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Regulations on Decommissioning

Regulations on DecommissioningPetroleum Decommissioning Regulations in Cambodia, Myanmar, Thailand, and Vietnam

Tilleke & Gibbins, our corporate member, has shared that a series of perhaps unrelated drivers have resulted in a renewed emphasis on decommissioning obligations within the energy industry, from government mandates for renewable energy to the end-of-life of many oil and gas concessions and product-sharing contracts around Asia and throughout the world. These circumstances have spurred governments and oil and gas interest holders to begin the robust debate on decommissioning obligations and related processes and security arrangements.

In this article, we compare the regulations governing oil and gas decommissioning in Cambodia, Myanmar, Thailand, and Vietnam—a region in which this context has become especially consequential for investors, operators, and governments and their regulators.

Thailand

Thailand’s oil and gas decommissioning obligations are defined in two main legal documents: the petroleum concession agreement relevant to that concession block and the current form of the PSC, and sections 80/1 and 80/2 of the Thailand Petroleum Act as amended in 2007 (along with implementing ministerial regulations), which applies to both the concessionaire and the PSC contractor.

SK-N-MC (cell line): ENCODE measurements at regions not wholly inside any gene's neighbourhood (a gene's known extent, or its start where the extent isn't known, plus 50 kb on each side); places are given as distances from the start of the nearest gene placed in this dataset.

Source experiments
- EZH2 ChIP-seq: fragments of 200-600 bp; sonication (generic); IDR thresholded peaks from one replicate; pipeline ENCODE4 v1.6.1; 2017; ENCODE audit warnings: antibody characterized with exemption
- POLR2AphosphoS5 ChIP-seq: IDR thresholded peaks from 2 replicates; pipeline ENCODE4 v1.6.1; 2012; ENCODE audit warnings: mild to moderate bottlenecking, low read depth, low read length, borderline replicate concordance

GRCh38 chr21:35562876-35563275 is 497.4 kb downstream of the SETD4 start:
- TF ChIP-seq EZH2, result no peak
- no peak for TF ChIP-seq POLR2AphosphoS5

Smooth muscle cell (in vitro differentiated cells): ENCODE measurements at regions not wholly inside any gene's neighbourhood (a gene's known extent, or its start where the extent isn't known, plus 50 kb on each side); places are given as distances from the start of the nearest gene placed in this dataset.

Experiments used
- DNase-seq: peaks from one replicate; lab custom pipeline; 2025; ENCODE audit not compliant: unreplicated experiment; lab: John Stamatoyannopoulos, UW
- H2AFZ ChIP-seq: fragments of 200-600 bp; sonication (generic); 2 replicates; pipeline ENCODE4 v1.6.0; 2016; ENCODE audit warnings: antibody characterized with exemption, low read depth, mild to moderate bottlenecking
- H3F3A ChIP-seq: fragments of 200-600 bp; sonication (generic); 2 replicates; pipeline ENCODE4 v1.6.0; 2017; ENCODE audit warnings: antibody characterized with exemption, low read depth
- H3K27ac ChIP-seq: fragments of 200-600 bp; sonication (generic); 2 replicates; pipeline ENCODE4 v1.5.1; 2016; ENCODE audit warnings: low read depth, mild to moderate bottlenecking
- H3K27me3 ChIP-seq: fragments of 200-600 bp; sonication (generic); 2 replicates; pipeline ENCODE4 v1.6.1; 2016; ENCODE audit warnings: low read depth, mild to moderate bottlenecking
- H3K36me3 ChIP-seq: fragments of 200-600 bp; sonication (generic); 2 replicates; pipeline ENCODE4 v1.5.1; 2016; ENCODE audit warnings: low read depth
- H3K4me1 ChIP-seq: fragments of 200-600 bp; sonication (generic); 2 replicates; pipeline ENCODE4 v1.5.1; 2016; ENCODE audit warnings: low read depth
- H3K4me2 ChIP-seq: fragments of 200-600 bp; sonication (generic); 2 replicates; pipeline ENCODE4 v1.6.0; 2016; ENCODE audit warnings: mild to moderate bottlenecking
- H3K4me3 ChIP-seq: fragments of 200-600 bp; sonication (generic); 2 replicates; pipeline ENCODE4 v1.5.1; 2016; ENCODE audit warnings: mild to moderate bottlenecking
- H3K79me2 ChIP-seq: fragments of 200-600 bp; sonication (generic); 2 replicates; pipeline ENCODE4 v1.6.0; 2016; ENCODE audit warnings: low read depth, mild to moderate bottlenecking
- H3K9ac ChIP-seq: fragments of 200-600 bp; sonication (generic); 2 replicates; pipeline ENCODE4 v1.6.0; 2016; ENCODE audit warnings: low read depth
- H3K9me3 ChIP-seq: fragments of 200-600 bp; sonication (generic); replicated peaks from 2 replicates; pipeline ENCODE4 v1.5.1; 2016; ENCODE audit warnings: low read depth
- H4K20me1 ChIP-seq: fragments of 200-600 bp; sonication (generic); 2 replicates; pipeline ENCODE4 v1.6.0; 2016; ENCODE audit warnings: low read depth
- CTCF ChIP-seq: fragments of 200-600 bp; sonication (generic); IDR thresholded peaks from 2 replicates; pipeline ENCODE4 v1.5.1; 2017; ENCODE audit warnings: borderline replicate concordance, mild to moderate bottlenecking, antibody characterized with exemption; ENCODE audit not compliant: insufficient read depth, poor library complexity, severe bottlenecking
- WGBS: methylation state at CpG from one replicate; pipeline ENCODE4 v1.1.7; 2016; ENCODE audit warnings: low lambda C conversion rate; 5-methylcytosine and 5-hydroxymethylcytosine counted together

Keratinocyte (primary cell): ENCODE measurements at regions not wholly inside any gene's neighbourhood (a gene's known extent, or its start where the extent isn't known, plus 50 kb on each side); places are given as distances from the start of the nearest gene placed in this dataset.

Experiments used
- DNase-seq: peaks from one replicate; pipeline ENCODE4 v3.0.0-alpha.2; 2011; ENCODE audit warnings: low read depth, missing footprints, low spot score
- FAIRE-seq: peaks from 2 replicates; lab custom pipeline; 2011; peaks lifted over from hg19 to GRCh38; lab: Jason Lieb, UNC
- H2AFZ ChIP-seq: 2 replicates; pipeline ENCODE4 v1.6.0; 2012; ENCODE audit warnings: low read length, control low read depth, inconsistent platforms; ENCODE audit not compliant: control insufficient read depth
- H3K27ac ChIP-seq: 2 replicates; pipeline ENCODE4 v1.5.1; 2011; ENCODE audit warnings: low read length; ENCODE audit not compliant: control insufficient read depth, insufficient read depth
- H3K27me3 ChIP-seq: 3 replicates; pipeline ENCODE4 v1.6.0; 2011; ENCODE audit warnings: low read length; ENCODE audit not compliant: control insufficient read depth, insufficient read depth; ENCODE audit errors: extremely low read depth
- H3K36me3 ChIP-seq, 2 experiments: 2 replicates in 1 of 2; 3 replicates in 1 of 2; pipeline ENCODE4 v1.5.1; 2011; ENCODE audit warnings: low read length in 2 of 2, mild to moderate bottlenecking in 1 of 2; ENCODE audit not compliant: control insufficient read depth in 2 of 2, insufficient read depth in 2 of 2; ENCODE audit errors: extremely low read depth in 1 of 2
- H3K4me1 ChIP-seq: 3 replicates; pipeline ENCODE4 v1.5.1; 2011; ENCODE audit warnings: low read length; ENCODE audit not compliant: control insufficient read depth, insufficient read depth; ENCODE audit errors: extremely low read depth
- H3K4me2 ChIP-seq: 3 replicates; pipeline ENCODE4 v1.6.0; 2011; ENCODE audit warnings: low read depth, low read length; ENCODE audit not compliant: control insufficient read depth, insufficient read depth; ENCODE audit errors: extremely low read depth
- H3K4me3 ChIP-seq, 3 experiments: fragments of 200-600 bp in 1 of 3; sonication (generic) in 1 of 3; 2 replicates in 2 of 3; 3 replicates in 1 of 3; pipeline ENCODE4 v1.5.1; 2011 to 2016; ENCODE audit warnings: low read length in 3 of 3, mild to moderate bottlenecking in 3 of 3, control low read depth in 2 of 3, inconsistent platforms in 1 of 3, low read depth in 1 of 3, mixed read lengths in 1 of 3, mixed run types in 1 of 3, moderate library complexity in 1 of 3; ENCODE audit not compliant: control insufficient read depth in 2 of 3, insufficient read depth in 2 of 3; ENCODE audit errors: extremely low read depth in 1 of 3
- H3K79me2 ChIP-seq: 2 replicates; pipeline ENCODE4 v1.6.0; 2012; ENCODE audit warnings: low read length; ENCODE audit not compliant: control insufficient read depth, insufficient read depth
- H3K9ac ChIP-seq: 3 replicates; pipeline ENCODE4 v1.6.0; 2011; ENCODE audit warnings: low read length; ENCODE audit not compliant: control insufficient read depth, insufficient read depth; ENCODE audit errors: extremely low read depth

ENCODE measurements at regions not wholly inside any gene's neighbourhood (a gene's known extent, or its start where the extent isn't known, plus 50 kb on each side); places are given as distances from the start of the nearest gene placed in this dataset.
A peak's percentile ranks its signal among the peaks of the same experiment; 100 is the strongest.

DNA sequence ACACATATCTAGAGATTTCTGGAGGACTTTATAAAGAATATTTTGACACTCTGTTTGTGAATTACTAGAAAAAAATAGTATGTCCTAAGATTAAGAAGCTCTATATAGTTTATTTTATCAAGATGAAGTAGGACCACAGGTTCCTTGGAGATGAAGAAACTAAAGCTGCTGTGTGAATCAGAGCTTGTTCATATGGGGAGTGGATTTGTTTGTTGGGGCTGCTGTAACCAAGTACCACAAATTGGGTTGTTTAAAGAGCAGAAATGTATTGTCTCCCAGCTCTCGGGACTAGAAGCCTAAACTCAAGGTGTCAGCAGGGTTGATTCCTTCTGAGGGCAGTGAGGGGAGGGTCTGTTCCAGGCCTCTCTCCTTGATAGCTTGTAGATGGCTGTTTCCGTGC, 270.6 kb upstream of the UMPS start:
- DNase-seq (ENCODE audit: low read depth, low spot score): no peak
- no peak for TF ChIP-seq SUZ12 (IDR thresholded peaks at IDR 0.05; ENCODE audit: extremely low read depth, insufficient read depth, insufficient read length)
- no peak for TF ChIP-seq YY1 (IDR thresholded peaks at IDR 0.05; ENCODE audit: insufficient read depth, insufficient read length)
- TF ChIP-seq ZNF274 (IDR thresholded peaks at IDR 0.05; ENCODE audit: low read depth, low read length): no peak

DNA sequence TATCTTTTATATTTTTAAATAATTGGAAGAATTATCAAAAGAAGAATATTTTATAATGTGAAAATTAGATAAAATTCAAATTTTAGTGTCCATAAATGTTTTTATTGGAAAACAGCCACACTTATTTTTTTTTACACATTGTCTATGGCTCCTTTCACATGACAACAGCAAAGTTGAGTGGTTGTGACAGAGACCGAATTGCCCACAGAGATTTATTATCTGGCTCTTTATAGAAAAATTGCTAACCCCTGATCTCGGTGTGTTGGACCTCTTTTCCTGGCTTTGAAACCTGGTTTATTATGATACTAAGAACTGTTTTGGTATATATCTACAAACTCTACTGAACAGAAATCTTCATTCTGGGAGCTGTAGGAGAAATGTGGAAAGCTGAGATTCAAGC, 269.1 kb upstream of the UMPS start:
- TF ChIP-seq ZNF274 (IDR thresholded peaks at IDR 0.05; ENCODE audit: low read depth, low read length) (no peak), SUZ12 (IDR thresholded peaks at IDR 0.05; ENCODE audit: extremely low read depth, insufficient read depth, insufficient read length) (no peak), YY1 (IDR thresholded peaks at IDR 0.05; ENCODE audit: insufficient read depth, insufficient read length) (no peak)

The 2007 amendments to the Petroleum Act include provisions requiring the concessionaire and PSC contractor to submit a decommissioning plan for the government’s approval, provide cost estimates, and offer financial security to guarantee decommissioning liabilities. Operators must also propose the decommissioning of properties no longer in use. In addition, operators must transfer assets with remaining useful life to the government upon concession or PSC expiration, as directed by the government.   

Concession agreements generally state that the “Concessionaire shall deliver up to the Government of Thailand free of charge” all remaining assets, and that “the properties which are not useable shall be removed by Concessionaire in accordance with the Government’s instruction.” They also typically state that, during the last five years of the concession, the operator is not to remove assets without prior approval.

There is substantial uncertainty around the decommissioning liabilities and costs associated with assets transferred to the government under Ministerial Regulation 22, issued in 2016. These regulations place burdens on concessionaires or PSC contractors to transfer usable assets back to the government but to retain decommissioning liabilities for those transferred assets. This has raised much uncertainty, principally surrounding two matters:

  • The responsibility and liability of the concessionaire or PSC contractor to complete the decommissioning of assets that have been transferred to the government
  • The obligation of the concessionaire or PSC contractor to provide security to cover the transferred asset decommissioning costs under the Petroleum Act and Ministerial Regulation 22, when such security was not stipulated in the concession agreement or the PSC at the time of its execution. On the largest oil and gas assets in Thailand, the companies and the government are likely to either seek clarification of these ministerial regulations or reinforce existing positions on them

Decommissioning under the PSC Model and under the Current Concession Agreement   

Clause 10(16) of the PSC requires the contractor to dispose of or transfer property and remit proceeds to the Department of Mineral Fuels. Clause 19(2) goes on to stipulate that property procured by the state must be returned.

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